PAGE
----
LOS ANGELES – As Phil Spector sat in the courtroom, hands trembling, a forensic expert told the jury Thursday that actress Lana Clarkson was stronger than the record producer and could have shot him more easily than he could have shot her.
Dr. Vincent DiMaio, who has testified in Spector's murder trial that Clarkson committed suicide, also said she probably fired the gun in "a spontaneous reaction of some sort. Stupid. Based on alcohol."
The testimony drew an angry response from the prosecutor, who kept up a hostile, rapid-fire attack on the witness for more than two hours. He accused DiMaio of "cherrypicking" and "manipulating" facts. The witness accused the prosecutor of doing the same.
"Look at Mr. Spector," DiMaio said at one point, drawing jurors' attention to the frail, diminutive defendant. "He has Parkinson's features. He trembles."
The 67-year-old Spector is charged with murdering Clarkson within hours of meeting her. She was working as a hostess at the House of Blues and went home with him after closing time.
"She was 25 years younger, 7 to 9 inches taller," DiMaio said. "She outweighed him by 25 pounds and was in better health than he was. ... Her reflexes would have been greater. Her strength greater. It would be more likely for her to have shot him than for him to have shot her."
Deputy District Attorney Alan Jackson noted that the witness had said earlier that Clarkson, 40, had residual limitations from having broken both her wrists more than a year before her death.
"So you're manipulating the facts," Jackson said.
"No sir, you're manipulating what I said," the witness said. "I said when you consider all of these things together it's more likely for her to have killed him because of the physical disparity."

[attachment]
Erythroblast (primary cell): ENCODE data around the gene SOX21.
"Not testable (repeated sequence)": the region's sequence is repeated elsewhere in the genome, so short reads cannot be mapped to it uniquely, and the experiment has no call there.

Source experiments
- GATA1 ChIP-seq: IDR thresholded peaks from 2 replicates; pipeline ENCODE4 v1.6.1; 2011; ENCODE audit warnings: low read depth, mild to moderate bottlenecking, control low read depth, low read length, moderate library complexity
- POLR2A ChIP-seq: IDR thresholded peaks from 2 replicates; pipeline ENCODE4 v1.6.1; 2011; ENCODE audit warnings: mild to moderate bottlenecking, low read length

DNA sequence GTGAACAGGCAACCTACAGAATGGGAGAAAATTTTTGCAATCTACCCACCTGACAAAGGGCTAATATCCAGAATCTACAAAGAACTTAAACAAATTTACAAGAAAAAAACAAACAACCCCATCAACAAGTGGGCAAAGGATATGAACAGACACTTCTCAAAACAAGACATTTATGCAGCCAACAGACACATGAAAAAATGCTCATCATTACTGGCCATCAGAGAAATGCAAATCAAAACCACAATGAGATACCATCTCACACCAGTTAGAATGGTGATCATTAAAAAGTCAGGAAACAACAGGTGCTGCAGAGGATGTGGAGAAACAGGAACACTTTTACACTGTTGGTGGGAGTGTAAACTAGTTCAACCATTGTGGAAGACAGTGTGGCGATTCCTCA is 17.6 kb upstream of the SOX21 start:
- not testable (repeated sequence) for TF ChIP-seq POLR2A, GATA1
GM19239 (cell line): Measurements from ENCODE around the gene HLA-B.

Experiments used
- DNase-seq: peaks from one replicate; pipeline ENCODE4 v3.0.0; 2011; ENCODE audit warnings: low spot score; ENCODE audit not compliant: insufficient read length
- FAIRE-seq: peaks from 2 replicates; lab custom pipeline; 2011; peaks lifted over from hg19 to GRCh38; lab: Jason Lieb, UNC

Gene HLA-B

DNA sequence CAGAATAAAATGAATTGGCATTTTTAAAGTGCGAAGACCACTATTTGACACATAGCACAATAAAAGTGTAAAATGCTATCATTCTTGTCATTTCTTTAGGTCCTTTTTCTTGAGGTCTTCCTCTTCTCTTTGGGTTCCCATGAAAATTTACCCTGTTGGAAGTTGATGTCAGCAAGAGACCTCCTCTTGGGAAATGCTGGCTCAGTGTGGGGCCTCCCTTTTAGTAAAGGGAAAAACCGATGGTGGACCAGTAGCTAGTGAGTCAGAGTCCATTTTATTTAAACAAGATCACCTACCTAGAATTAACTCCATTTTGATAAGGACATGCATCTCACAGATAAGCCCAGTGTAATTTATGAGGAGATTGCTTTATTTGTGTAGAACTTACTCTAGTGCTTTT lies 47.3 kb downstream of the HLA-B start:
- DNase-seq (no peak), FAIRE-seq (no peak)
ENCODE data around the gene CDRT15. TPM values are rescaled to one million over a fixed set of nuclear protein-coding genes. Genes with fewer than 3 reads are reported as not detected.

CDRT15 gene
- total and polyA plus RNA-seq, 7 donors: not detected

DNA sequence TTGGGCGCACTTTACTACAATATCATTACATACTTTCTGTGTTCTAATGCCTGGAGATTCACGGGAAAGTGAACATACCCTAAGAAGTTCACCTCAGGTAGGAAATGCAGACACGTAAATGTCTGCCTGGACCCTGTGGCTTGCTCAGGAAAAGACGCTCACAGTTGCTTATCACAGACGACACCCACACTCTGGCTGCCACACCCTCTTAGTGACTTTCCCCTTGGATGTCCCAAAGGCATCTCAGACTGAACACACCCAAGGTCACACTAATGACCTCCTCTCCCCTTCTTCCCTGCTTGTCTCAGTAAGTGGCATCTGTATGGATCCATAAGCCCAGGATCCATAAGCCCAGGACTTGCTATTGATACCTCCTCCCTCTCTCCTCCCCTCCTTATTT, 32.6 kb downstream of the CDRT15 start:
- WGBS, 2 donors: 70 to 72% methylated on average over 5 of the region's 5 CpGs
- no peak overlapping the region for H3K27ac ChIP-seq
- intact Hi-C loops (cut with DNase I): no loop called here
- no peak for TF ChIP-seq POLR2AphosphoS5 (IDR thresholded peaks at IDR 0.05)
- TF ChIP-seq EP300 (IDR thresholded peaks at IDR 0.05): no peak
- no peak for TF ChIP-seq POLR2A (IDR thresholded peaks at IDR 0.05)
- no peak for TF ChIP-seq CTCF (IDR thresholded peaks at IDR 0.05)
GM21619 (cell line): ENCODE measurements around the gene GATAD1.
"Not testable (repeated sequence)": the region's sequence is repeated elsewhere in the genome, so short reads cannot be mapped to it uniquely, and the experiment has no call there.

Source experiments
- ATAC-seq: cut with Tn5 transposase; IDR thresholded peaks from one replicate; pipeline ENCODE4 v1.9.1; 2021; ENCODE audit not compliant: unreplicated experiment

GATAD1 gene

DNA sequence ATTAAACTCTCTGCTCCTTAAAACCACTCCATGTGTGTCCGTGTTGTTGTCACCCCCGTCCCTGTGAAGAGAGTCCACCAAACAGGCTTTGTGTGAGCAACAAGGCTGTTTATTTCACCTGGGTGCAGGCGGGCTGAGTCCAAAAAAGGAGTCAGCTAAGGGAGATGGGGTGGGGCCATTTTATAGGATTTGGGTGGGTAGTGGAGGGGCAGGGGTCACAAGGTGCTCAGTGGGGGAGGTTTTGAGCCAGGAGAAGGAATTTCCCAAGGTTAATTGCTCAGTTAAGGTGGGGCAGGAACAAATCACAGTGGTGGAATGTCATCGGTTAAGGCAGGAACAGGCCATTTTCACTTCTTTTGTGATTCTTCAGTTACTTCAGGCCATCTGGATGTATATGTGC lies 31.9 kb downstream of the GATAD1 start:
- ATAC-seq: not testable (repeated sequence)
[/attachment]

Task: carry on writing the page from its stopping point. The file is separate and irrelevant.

During the prosecutor's acerbic inquiry, DiMaio said his consideration of Clarkson's life story and her physical attributes had little to do with his conclusion that she shot herself in the mouth at Spector's mansion about 5 a.m. on Feb. 3, 2003. The scientific evidence that guided him was blood spatter, gunshot residue and the nature of Clarkson's wound in her mouth, he said.
The witness, a medical doctor with a specialty in forensics who has been chief medical examiner in Dallas and San Antonio, has written a noted book on gunshot wounds. He offered a theory on the shooting.
"In my opinion, the physical evidence is she had the weapon," he said. "She's the one who fired the gun. He didn't have the gun. She fired it and probably didn't think of the consequences. It was a spontaneous reaction of some sort. Stupid. Based on alcohol. If she'd thought about it, she would have probably put it down."
DiMaio insisted that his portrait of Clarkson as an aging, down-on-her-luck actress with dismal career prospects was a minor consideration in reaching his opinion. But Jackson persisted in revisiting DiMaio's comments about Clarkson being depressed over her fading career.
She had brief fame in the 1980s as the star of a cult movie, "Barbarian Queen." DiMaio said e-mails showed that she was depressed over her failure to get work.
In response, Jackson projected on a courtroom screen dazzling professional photos of Clarkson showing her in glamorous poses, head shots intended to promote her career.
"She's a very beautiful girl," the witness conceded. "And she's 40 years old and there a lot of people after the same jobs she was. It's a hard life for an actress. That's Hollywood. ... She's competing against younger girls. She's competing against Paris Hilton and things like that."
DiMaio stressed again that this career history played little role in his opinion but said he gave it because "my report has to be complete and cover all aspects."
Before concluding his testimony, DiMaio was challenged by Jackson on why he did not mention Spector's history of holding women at gunpoint. Citing the remote dates of the incidents which go back to the 1980s, DiMaio said it was not a significant factor in his conclusion.
"Physical evidence trumps history," he said.
Jackson pressed him on whether each piece of physical evidence — blood spatter, gunshot residue, the bullet wound — could just as easily be interpreted as showing that Spector fired the gun.
"Yes, if you take each in isolation," said DiMaio. "But each thing taken in isolation means nothing.
"The whole question in this trial is who fired the gun? ... The only thing that could answer the question is physical evidence, not the stories," he said.
If convicted, Spector could face 15 years to life in prison. The trial is to resume July 9.